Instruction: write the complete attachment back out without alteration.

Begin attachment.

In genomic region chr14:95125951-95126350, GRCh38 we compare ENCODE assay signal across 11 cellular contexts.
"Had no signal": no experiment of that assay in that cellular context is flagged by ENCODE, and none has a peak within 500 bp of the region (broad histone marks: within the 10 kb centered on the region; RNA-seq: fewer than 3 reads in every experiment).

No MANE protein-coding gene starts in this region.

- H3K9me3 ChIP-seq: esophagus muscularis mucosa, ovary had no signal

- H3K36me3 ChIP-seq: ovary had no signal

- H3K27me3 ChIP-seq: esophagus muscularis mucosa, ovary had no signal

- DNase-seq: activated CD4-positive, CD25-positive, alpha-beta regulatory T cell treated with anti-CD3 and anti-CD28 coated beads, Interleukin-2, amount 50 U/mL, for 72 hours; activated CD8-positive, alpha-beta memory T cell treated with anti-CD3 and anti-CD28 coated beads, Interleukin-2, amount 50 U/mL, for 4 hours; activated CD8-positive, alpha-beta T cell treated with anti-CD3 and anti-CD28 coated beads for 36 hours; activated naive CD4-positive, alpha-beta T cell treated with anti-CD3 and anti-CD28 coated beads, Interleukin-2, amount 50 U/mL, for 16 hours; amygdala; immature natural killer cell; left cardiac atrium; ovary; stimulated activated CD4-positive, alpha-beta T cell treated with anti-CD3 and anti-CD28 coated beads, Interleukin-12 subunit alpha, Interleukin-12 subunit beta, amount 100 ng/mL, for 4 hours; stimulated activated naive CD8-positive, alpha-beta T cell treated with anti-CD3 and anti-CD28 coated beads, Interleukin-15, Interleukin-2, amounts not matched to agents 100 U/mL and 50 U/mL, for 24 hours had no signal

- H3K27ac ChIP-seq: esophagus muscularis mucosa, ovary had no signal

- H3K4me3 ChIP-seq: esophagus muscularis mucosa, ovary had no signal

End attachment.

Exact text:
In genomic region chr14:95125951-95126350, GRCh38 we compare ENCODE assay signal across 11 cellular contexts.
"Had no signal": no experiment of that assay in that cellular context is flagged by ENCODE, and none has a peak within 500 bp of the region (broad histone marks: within the 10 kb centered on the region; RNA-seq: fewer than 3 reads in every experiment).

No MANE protein-coding gene starts in this region.

- H3K9me3 ChIP-seq: esophagus muscularis mucosa, ovary had no signal

- H3K36me3 ChIP-seq: ovary had no signal

- H3K27me3 ChIP-seq: esophagus muscularis mucosa, ovary had no signal

- DNase-seq: activated CD4-positive, CD25-positive, alpha-beta regulatory T cell treated with anti-CD3 and anti-CD28 coated beads, Interleukin-2, amount 50 U/mL, for 72 hours; activated CD8-positive, alpha-beta memory T cell treated with anti-CD3 and anti-CD28 coated beads, Interleukin-2, amount 50 U/mL, for 4 hours; activated CD8-positive, alpha-beta T cell treated with anti-CD3 and anti-CD28 coated beads for 36 hours; activated naive CD4-positive, alpha-beta T cell treated with anti-CD3 and anti-CD28 coated beads, Interleukin-2, amount 50 U/mL, for 16 hours; amygdala; immature natural killer cell; left cardiac atrium; ovary; stimulated activated CD4-positive, alpha-beta T cell treated with anti-CD3 and anti-CD28 coated beads, Interleukin-12 subunit alpha, Interleukin-12 subunit beta, amount 100 ng/mL, for 4 hours; stimulated activated naive CD8-positive, alpha-beta T cell treated with anti-CD3 and anti-CD28 coated beads, Interleukin-15, Interleukin-2, amounts not matched to agents 100 U/mL and 50 U/mL, for 24 hours had no signal

- H3K27ac ChIP-seq: esophagus muscularis mucosa, ovary had no signal

- H3K4me3 ChIP-seq: esophagus muscularis mucosa, ovary had no signal